My company facilitates Initial Coin Offerings. Just putting it out there to make sure everybody understands where our agenda lies.
Having said that, I often come across entrepreneurs who think ICOs are exactly like VC funding and IPOs, and that we ICO service providers are their unregulated, Wild West-type cousins. Nothing could be further from the truth.
Let’s hit some stats to set the tone. First and foremost, if you are an entrepreneur of any stripe looking for angel or VC money and you haven’t looked into ICOs, statistically you are missing out on the biggest trend in the industry. In 2016, VCs invested $496 million into startups, whereas ICOs raised $236 million, according to CoinDesk. The volume of ICOs is expected to triple in 2017, exceeding $1 billion, projects Smith and Crown.
Who gets the money? It’s tempting to say that VCs and ICOs are pursuing different categories of customers, but the truth of the matter is – ICOs are eating into VC business, especially with early stage and Angel rounds.
In 2017, 36.2 percent of VC investment is expected to go towards software startups, 17.3 percent towards biotechnology, and 9.5 percent towards media and entertainment, according to Martin Prosperity Institute. At the same time, 40 percent of ICOs are raising funds for Core Blockchain software, 15 percent for fintech associated with cryptocurrency markets, and 11.6 percent towards media and social projects, according to Autonomous NEXT analysis.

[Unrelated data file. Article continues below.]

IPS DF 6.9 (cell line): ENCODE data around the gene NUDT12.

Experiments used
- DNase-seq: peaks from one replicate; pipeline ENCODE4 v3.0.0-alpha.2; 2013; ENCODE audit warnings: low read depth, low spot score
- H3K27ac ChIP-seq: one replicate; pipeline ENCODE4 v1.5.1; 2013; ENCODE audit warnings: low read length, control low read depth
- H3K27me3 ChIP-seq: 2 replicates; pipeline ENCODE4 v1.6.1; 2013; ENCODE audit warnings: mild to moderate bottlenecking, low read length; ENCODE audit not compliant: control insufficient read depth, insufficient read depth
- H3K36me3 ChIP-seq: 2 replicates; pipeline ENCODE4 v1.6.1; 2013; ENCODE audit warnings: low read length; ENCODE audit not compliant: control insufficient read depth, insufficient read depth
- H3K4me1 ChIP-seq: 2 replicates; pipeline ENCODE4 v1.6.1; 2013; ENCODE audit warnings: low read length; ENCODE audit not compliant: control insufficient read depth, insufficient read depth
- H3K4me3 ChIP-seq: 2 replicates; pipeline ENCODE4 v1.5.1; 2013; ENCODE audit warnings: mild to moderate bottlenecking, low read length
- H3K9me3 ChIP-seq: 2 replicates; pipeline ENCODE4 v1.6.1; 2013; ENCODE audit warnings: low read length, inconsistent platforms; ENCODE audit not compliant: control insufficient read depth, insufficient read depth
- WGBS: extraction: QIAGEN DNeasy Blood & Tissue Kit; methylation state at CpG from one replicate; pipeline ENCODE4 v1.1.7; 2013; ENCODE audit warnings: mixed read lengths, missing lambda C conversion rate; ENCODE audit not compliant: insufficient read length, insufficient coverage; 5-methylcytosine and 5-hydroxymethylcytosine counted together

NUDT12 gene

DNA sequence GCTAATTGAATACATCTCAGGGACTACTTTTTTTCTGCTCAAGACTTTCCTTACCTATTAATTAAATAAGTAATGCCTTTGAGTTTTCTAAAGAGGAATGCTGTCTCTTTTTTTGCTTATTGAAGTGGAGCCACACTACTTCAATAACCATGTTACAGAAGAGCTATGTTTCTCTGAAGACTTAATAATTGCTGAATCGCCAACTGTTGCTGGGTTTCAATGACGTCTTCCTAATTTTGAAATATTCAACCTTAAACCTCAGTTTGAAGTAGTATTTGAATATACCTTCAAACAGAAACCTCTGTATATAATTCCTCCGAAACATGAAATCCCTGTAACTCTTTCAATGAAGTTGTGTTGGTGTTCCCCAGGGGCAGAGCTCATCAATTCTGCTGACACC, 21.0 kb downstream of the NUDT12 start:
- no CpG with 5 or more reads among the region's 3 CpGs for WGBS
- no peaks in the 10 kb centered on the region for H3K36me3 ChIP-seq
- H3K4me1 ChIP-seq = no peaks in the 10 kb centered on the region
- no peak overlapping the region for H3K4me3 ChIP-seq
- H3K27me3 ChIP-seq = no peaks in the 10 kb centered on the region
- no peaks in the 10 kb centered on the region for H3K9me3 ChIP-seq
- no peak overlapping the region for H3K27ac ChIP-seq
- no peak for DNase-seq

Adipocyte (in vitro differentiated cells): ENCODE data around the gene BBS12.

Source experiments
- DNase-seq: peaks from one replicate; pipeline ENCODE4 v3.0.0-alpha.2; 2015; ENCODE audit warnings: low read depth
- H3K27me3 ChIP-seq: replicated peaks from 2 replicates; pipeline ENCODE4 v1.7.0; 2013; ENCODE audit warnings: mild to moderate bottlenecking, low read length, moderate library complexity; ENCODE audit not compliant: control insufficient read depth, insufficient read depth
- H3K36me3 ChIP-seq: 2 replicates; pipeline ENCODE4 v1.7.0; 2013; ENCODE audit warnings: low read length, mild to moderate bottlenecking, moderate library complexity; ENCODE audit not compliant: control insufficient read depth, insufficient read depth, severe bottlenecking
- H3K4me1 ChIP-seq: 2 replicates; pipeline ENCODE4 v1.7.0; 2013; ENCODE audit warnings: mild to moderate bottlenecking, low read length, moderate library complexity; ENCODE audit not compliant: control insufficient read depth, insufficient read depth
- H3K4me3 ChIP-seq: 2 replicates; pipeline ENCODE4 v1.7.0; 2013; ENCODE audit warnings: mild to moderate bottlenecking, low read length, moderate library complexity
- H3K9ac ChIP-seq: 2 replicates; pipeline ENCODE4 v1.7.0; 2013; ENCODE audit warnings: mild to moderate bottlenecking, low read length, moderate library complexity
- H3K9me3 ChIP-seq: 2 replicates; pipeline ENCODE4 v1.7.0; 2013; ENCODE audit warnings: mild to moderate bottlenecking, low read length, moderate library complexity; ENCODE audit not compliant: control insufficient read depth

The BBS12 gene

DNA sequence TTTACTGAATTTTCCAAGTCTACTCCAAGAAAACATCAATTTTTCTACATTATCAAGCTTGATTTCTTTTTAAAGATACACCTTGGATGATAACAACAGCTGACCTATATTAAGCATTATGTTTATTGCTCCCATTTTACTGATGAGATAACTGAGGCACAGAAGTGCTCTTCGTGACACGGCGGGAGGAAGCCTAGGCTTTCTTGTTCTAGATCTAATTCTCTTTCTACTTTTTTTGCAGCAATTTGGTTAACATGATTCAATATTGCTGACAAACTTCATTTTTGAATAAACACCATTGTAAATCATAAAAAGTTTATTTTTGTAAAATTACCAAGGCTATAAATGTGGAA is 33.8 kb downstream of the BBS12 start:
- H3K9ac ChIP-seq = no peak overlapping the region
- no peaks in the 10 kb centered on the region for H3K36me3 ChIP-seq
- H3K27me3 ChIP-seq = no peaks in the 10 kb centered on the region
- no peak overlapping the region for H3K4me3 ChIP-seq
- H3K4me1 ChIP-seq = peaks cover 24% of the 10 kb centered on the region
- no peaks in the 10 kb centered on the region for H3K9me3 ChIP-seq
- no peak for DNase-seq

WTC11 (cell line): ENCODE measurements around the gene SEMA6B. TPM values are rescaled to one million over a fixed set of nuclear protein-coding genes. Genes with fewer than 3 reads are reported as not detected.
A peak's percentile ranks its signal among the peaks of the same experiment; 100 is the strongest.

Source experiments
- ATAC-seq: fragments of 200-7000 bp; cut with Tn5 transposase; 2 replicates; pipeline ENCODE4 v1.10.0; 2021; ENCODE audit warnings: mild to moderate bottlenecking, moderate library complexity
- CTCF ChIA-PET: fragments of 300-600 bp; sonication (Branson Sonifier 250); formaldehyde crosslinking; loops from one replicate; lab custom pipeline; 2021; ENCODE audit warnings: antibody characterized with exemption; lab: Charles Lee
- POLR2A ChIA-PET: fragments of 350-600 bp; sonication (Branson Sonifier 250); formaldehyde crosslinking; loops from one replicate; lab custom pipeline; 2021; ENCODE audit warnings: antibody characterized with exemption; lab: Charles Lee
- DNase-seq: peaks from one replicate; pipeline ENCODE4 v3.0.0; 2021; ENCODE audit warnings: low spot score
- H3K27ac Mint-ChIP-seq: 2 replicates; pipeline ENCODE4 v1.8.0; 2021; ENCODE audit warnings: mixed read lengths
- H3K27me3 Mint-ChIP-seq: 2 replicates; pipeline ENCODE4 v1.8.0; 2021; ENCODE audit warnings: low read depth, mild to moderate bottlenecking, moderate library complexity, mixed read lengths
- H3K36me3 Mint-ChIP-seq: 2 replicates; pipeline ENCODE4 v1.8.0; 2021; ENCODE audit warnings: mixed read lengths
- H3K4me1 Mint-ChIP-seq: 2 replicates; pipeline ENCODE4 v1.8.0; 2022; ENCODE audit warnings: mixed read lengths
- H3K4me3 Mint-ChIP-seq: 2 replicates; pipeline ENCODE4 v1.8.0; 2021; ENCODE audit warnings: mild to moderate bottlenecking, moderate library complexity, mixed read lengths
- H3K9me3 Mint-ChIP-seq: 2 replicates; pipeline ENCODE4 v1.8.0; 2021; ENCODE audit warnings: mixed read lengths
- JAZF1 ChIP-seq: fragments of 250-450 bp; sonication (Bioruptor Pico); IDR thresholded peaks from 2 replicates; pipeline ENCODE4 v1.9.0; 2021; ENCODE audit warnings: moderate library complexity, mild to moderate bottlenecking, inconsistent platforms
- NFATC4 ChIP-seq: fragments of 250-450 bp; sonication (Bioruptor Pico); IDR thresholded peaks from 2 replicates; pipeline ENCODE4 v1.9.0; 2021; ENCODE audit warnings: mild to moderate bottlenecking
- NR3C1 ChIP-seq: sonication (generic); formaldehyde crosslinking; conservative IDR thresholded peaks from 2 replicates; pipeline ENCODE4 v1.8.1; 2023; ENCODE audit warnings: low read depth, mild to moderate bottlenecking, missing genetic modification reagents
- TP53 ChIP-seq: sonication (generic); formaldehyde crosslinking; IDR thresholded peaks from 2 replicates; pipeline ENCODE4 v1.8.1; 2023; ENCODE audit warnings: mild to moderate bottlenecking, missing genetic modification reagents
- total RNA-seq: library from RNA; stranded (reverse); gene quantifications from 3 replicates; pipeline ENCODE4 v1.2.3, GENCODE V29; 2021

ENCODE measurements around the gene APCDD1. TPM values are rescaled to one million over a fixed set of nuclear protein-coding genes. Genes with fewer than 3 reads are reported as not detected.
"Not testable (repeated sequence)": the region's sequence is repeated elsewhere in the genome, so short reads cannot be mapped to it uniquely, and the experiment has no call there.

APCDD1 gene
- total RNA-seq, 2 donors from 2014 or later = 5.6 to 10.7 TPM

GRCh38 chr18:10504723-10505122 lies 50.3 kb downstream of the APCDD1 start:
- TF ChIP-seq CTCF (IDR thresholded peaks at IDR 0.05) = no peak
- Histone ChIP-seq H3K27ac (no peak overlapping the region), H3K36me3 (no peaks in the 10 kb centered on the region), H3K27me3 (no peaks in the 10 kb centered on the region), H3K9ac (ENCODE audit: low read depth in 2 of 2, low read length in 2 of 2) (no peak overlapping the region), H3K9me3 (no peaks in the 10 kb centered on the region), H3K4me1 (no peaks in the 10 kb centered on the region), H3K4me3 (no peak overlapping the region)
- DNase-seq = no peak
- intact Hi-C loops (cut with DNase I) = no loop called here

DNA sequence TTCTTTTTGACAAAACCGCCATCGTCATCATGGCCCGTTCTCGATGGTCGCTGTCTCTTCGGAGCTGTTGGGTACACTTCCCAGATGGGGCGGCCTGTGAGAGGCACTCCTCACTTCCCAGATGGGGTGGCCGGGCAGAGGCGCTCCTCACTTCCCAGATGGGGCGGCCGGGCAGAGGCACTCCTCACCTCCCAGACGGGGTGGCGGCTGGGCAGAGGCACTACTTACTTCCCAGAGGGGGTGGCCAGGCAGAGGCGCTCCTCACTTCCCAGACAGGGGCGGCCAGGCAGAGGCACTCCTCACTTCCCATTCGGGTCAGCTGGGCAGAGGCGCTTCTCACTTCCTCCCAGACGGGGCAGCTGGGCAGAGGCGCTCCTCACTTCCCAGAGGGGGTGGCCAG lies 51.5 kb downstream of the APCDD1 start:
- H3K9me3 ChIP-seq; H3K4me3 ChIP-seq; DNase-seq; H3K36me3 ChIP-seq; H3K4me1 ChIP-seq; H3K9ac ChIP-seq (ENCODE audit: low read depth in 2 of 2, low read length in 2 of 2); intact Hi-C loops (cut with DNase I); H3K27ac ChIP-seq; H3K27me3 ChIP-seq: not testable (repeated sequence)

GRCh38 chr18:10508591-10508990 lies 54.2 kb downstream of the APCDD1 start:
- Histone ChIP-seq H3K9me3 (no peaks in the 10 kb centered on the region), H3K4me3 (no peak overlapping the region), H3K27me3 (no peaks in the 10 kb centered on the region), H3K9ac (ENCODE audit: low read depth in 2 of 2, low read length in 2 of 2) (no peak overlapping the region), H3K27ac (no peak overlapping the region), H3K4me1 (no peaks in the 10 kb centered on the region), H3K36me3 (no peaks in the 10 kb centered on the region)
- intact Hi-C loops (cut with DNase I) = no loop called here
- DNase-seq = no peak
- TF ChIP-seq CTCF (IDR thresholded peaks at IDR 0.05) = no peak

So while the categories in the ICO bucket are narrower, and don’t overlap 100 percent with VC targets, startups are at the very least using both VC and ICO avenues to get funds in two out of three top categories.
Wait, there is more. CB Insights tracks VC year-to-year investment trends. Well, guess what. As ICOs are picking up in sheer volume and are becoming more widespread, VCs are losing the number of deals in the very categories that overlap with ICOs (2017 data) – several software categories that are blockchain-friendly (data and document management, database management, data storage) and in the media and entertainment category (advertising, sales and marketing, social).
So are ICOs mainly for blockchain projects? This is where things get interesting. Of course, projects (startups) looking to innovate within blockchain industry are a natural fit here. That said, financial services are one of the fastest growing categories on the ICO track. In other words, if your business is looking to grow, but your core business is not dependent on blockchain – you are still an ICO candidate in a sense that you are tapping ICO community for funds and issuing tokens.
And here we come to probably the most critical point of them all. ICOs are a vehicle to issue tokens – a pre-set value for you to provide a certain volume of services or product at a fixed price. By issuing these tokens you commit to provide these services or products as opposed to selling a piece of your company. This is where comparisons between VCs and Angels and ICOs end – ours is an industry that prepays startups for the results of their work, not invests in them.
This is a critical point. The motivation for token buyers is quite different from VC–style investors. They are not evaluating the company from the standpoint when they can benefit from its sale or acquisition. Our “investors” merely see a service that they need – or a product they could use – and are prepaying for its future use.
Get customers, get funds and don’t dilute? No wonder deal flow for angels and early stage VCs is drying up. We are witnessing the dawn of a new epoch in the history of the financial industry. ICOs are for every startup, because this is a great way to get funds for worthy ideas using blockchain technology.